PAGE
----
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Pinellas superintendent Mike Grego moves to overhaul leadership at troubled schools

Students line up to participate in a no-referral party at Lakewood Elementary, one of the “Failure Factories” schools
Students line up to participate in a no-referral party at Lakewood Elementary, one of the “Failure Factories” schools
Published Apr. 27, 2016

LARGO — Principals at three of five failing elementary schools will be replaced at the end of the school year, the latest of several major steps being taken to transform the south St. Petersburg campuses, superintendent Mike Grego announced late Tuesday.

Melrose, the lowest-performing elementary school in Florida, will get a new principal. So will Campbell Park and Fairmount Park. No decision has been made about the principals at Maximo and Lakewood.

Grego, who announced the changes at the start of a School Board meeting, also named two assistant directors for the district's new eight-member transformation team, which will lead reform efforts in Pinellas County's seven lowest-performing schools. Two educators, Valencia Walker and Yvette McLean-Pilliner, will fill the roles effective July 1.

"Our work on this issue certainly is not done," Grego said, alluding to a series of recommendations made earlier this month for turnaround schools, including extending the school day and giving teachers in the schools the opportunity to earn up to $25,000 more.

The five schools were at the heart of "Failure Factories," a yearlong investigation by the Tampa Bay Times, which showed how the district effectively resegregated the schools and then broke promises of money and resources. The schools now are failing at rates worse than almost any other schools in Florida.

Prompted by the series, the U.S. Department of Education opened a civil rights investigation this month into whether the school district systematically discriminates against black children.

Changes in leadership at the schools, though announced suddenly Tuesday, weren't unexpected.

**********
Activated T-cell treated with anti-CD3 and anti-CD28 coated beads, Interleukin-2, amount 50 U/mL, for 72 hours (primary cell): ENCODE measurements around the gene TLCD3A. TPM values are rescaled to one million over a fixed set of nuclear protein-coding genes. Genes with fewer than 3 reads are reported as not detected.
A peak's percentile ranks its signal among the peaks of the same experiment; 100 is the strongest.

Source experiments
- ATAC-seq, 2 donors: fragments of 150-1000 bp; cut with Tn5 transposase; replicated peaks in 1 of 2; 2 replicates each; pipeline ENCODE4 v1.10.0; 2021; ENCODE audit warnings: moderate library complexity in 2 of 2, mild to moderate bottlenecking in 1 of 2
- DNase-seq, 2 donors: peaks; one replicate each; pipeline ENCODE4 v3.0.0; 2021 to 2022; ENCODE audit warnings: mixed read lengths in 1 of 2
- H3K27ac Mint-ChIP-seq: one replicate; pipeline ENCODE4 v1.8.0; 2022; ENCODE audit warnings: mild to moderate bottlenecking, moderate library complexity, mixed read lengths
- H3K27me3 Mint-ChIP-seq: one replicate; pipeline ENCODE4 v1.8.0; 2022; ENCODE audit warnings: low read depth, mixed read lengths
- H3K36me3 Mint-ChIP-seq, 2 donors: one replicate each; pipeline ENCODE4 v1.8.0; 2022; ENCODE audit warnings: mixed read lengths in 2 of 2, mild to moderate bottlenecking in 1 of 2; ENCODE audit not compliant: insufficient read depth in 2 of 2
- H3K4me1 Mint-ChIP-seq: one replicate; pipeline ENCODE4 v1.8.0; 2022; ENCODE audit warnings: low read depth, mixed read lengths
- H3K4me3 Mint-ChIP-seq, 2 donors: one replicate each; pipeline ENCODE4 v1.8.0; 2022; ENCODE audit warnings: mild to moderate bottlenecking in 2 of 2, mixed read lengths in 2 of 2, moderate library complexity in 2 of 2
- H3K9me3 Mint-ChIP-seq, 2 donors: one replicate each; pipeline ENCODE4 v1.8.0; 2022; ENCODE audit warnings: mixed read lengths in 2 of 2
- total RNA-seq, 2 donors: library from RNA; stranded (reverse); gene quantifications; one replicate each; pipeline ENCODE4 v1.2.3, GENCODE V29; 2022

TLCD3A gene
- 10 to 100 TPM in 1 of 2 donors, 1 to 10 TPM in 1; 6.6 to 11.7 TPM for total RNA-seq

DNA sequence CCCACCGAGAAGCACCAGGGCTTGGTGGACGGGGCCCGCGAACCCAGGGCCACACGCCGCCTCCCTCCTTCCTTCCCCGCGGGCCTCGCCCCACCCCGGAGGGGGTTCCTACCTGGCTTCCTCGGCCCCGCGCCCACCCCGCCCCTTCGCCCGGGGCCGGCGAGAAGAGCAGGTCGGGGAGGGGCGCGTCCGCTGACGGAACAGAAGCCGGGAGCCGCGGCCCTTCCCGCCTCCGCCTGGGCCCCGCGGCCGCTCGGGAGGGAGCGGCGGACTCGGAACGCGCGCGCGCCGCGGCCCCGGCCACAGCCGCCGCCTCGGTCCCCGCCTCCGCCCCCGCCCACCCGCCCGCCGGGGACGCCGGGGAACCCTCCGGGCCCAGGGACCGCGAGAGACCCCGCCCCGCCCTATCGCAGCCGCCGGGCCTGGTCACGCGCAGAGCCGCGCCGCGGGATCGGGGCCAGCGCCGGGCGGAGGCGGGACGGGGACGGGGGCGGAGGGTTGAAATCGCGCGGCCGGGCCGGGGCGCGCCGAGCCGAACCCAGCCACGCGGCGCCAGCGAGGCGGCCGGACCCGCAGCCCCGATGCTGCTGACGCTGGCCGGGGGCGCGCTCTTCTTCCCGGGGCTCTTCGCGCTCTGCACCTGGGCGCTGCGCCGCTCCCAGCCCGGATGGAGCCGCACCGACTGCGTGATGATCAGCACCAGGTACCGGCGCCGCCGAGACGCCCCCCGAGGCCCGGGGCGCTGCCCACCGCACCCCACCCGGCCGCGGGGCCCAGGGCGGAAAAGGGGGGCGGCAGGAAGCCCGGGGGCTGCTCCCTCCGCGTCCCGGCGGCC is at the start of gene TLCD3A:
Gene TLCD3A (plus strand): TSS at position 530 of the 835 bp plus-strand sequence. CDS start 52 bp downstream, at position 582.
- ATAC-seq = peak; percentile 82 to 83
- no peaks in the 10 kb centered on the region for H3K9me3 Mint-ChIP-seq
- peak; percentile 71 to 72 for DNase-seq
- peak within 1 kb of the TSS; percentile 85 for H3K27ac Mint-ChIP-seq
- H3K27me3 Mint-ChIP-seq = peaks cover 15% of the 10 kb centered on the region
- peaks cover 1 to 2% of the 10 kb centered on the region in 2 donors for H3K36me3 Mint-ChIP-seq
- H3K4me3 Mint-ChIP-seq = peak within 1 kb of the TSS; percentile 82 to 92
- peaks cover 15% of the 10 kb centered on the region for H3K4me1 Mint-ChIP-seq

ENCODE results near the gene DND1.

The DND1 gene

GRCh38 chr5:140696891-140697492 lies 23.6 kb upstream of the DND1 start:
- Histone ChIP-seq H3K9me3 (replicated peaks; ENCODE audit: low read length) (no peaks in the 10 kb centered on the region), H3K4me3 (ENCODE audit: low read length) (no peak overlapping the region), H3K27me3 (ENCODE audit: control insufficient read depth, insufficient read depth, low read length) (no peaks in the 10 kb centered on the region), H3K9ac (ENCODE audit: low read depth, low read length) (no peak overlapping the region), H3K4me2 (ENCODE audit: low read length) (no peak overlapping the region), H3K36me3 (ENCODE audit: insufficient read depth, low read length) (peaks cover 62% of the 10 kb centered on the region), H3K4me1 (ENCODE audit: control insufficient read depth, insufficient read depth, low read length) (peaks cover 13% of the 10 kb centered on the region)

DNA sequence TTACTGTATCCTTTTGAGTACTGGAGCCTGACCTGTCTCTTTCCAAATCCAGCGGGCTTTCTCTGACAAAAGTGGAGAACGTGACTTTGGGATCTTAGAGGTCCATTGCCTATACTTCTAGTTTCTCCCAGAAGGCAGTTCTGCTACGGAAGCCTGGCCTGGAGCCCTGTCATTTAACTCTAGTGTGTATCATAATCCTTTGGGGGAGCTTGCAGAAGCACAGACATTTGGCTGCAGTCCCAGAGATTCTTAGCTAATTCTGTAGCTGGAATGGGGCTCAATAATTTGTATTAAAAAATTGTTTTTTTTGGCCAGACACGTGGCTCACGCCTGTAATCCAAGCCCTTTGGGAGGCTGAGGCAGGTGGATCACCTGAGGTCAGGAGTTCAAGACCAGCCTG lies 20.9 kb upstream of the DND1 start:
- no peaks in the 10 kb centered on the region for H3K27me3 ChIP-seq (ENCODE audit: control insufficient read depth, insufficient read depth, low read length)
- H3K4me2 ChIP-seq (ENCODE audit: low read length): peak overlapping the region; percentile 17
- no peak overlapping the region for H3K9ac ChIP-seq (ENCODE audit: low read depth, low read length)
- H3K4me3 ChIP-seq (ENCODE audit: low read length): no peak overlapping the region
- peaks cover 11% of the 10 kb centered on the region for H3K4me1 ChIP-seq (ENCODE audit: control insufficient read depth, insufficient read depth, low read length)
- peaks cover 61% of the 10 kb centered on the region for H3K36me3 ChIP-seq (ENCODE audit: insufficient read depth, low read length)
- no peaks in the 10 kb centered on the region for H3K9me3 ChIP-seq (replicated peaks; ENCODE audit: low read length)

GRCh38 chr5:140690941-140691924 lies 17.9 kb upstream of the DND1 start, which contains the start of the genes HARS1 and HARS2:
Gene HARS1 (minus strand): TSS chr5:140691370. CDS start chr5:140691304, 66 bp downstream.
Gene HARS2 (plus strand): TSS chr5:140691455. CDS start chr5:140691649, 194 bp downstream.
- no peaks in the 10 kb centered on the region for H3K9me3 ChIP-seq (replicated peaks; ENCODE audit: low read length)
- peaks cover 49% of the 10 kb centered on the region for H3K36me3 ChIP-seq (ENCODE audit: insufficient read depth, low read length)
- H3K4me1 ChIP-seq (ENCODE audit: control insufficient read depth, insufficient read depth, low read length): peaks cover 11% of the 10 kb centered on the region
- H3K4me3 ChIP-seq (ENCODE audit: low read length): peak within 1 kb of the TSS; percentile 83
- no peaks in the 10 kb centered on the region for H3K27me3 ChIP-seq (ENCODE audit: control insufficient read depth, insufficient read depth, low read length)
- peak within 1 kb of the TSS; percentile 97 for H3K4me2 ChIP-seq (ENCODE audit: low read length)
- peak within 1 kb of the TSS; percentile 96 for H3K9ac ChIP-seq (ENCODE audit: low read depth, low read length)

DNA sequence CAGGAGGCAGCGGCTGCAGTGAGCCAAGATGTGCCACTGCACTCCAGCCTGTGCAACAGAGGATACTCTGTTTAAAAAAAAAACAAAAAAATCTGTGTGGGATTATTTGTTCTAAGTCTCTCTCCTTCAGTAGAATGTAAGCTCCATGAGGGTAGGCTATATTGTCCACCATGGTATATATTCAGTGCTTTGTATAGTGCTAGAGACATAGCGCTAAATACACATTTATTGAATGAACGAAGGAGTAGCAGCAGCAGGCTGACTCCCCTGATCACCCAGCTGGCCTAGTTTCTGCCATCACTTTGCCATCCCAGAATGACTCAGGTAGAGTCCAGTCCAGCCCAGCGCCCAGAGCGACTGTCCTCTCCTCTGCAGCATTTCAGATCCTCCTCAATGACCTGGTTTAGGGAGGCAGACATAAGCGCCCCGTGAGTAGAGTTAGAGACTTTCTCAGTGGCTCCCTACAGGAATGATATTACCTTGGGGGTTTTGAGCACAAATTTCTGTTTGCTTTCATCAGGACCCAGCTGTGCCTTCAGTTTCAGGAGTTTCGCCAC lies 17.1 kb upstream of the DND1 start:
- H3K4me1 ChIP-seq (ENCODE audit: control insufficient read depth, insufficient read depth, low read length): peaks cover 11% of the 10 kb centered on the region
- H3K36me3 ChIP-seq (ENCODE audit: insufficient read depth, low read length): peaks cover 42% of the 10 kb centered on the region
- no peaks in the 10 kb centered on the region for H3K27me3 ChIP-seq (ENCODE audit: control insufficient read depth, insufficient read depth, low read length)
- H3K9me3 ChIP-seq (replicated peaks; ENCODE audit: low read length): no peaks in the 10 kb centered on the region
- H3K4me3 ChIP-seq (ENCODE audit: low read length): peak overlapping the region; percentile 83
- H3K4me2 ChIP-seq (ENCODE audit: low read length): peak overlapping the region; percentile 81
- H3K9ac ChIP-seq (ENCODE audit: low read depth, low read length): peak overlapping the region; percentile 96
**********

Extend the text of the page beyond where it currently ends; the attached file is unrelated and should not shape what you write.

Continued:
Deputy superintendent Bill Corbett said earlier this month that it was a possibility, and the district had posted a job advertisement for turnaround principals for both elementary and middle schools. District leaders said Tuesday that they conducted a national search for three weeks and received about 100 applications for "multiple positions." Corbett said the search is continuing.

Despite the national search, only one principal announced Tuesday came from outside Pinellas.

Nikita Reed, principal of Memphis Academy of Health Sciences Middle School, will replace Nanette Grasso at Melrose. Grasso will move to Seminole Elementary.

At Campbell Park, Christine Hoffman, that school's assistant principal, will replace Rob Ovalle. He's moving to Mount Vernon Elementary. At Fairmount Park, Kristy Moody, principal of Jamerson Elementary, will replace Nina Pollauf. She will move to Shore Acres Elementary.

The five schools have had a revolving door of principals over the years, prompted by a combination of promotions and state intervention. This will be the fifth principal for Melrose and Campbell Park in about a decade and the fourth for Fairmount Park. Grasso, Pollauf and Ovalle each had been at their respective schools for about three years.

Corbett said research shows that a school turnaround should take about three years.

"This is extremely difficult work," he said. "We get someone in place, we give them a few years. . . . It's time for a change in leadership to bring it to the next level."

Ricardo Davis, president of the Concerned Organization for Quality Education of Black Students, said Tuesday that it's "too easy" to blame principals and teachers when schools don't improve.

"If your conclusion is that we don't have the right people in those schools, given the challenges — well, you put them there," he said.

Grego said the principal changes shouldn't be viewed as a sign of failure. He called it a "continuation of improvement."

India Johnson, whose daughter is in the fifth grade at Jamerson, said Moody was an excellent principal who listened to parents and responded quickly to concerns. One night, Johnson emailed Moody about a problem her daughter was having with another child. Johnson said Moody replied within minutes and addressed the situation first thing the next morning. A replacement for Moody hasn't been named.

Johnson said she hoped Moody would be given the tools to succeed at Fairmount Park.

"She's a good person (but) she's going to need a lot of support. It will take more than just her, I'll tell you that. I hope they have a plan," she said.

The district also announced other principal changes Tuesday. Willette Houston, assistant principal at Bear Creek Elementary, will take over the school following the retirement of Delores Wesley. Jessley Hathaway, principal of Walsingham Elementary, will replace James Pribble at Gulfport Elementary. Pribble will become an assistant principal at Frontier Elementary. And Michael Feeney, principal of Oldsmar Elementary, will replace Susan Taylor at High Point Elementary. She will lead Southern Oak Elementary.

Contact Cara Fitzpatrick at cfitzpatrick@tampabay.com. Follow @Fitz_ly.

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